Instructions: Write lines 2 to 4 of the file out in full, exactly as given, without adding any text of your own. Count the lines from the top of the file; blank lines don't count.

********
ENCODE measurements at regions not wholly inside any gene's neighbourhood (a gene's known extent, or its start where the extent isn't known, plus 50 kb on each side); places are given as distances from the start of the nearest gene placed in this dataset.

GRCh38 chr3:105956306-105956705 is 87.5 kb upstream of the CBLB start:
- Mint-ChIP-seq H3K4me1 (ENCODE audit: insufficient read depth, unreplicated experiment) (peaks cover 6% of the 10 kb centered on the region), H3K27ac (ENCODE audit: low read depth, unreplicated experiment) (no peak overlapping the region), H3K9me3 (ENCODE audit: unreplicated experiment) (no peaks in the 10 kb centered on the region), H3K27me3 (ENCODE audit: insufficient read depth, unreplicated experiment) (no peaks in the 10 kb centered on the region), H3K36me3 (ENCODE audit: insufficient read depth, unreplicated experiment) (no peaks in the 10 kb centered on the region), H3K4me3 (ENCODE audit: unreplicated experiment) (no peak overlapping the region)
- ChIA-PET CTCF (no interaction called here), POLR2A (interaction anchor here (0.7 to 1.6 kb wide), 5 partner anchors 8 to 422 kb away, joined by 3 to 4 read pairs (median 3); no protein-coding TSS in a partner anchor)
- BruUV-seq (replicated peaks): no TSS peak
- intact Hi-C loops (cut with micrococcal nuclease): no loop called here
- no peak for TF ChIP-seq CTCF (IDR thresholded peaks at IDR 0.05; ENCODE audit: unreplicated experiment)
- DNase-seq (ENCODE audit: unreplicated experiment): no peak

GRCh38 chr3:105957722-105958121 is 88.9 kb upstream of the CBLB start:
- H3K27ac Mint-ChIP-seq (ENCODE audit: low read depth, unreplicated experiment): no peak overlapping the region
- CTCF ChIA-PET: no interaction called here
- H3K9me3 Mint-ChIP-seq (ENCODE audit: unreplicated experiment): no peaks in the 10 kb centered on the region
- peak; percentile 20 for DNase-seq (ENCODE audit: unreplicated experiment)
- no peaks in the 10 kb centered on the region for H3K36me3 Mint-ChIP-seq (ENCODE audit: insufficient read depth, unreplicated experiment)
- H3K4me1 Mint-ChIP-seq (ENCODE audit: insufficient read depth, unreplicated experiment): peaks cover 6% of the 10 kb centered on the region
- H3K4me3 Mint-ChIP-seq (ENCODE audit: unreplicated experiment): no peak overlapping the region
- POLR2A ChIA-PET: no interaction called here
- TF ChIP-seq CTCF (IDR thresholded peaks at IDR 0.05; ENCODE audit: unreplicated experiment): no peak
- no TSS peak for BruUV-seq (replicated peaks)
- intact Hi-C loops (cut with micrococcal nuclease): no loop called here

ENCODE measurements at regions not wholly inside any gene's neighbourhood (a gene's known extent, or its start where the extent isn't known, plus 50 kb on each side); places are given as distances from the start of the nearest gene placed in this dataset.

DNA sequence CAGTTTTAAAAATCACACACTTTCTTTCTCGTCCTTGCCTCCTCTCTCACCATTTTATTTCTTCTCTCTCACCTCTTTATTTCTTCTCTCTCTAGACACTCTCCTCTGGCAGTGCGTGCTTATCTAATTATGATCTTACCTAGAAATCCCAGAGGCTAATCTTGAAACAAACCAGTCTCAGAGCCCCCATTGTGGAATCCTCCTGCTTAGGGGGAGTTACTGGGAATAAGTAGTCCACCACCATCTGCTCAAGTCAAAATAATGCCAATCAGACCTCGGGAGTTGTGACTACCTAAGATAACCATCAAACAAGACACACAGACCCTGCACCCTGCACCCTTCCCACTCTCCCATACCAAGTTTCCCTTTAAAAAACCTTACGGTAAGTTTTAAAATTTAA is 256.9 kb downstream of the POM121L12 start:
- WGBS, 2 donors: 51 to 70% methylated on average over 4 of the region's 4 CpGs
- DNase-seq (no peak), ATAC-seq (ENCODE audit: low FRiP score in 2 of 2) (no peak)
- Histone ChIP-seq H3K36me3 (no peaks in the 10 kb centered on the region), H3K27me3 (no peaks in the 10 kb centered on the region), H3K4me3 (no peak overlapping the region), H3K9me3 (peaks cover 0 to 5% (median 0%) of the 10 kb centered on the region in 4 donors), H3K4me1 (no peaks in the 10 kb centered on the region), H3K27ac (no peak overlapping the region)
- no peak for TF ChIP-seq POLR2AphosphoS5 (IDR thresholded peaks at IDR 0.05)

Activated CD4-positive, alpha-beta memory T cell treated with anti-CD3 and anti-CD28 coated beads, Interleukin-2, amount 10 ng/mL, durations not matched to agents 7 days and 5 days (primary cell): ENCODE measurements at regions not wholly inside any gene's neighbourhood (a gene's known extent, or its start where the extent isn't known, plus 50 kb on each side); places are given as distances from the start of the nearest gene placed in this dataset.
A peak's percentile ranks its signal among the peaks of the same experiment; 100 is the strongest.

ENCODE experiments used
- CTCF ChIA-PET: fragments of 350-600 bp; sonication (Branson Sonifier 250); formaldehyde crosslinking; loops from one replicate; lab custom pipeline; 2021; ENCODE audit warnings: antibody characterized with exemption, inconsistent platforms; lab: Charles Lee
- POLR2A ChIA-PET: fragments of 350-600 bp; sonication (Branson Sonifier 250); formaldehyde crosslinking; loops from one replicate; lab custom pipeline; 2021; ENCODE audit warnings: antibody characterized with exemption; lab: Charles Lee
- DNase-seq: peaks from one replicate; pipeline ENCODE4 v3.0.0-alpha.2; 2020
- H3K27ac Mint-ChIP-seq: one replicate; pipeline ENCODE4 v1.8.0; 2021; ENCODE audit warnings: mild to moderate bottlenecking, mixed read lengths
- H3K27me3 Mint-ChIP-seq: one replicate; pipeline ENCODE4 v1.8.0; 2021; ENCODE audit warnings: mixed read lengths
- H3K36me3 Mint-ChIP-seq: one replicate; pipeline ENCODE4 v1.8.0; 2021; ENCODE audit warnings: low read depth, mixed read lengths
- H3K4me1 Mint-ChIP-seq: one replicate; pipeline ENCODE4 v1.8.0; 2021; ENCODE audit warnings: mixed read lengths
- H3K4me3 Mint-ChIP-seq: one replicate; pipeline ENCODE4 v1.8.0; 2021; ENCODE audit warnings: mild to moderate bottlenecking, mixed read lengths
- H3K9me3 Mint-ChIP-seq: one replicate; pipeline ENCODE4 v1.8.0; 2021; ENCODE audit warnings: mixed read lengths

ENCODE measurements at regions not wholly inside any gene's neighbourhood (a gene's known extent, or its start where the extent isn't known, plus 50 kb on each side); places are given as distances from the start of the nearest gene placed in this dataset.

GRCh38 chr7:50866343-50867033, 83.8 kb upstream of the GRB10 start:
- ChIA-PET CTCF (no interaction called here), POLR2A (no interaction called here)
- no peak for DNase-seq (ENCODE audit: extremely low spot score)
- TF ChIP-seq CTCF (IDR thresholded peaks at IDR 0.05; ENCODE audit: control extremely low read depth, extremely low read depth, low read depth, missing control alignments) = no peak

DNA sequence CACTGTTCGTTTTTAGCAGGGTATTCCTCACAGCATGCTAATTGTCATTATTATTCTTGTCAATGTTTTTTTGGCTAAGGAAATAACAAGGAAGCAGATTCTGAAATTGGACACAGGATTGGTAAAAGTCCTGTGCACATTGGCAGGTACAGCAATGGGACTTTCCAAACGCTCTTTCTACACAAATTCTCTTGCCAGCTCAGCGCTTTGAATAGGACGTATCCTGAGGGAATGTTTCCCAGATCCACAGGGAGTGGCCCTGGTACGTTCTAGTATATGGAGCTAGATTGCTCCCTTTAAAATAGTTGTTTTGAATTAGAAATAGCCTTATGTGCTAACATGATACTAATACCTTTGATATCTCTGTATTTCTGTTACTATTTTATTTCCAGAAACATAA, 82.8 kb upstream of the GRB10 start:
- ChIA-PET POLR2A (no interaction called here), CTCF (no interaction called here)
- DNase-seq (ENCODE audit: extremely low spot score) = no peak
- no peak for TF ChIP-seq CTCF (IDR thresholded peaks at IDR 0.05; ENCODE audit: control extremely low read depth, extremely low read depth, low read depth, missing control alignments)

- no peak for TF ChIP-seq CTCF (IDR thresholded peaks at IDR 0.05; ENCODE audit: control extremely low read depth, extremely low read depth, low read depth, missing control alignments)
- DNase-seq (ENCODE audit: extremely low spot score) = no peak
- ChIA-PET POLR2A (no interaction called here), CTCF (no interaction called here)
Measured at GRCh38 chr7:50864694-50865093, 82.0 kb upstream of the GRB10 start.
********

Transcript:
GRCh38 chr3:105956306-105956705 is 87.5 kb upstream of the CBLB start:
- Mint-ChIP-seq H3K4me1 (ENCODE audit: insufficient read depth, unreplicated experiment) (peaks cover 6% of the 10 kb centered on the region), H3K27ac (ENCODE audit: low read depth, unreplicated experiment) (no peak overlapping the region), H3K9me3 (ENCODE audit: unreplicated experiment) (no peaks in the 10 kb centered on the region), H3K27me3 (ENCODE audit: insufficient read depth, unreplicated experiment) (no peaks in the 10 kb centered on the region), H3K36me3 (ENCODE audit: insufficient read depth, unreplicated experiment) (no peaks in the 10 kb centered on the region), H3K4me3 (ENCODE audit: unreplicated experiment) (no peak overlapping the region)
- ChIA-PET CTCF (no interaction called here), POLR2A (interaction anchor here (0.7 to 1.6 kb wide), 5 partner anchors 8 to 422 kb away, joined by 3 to 4 read pairs (median 3); no protein-coding TSS in a partner anchor)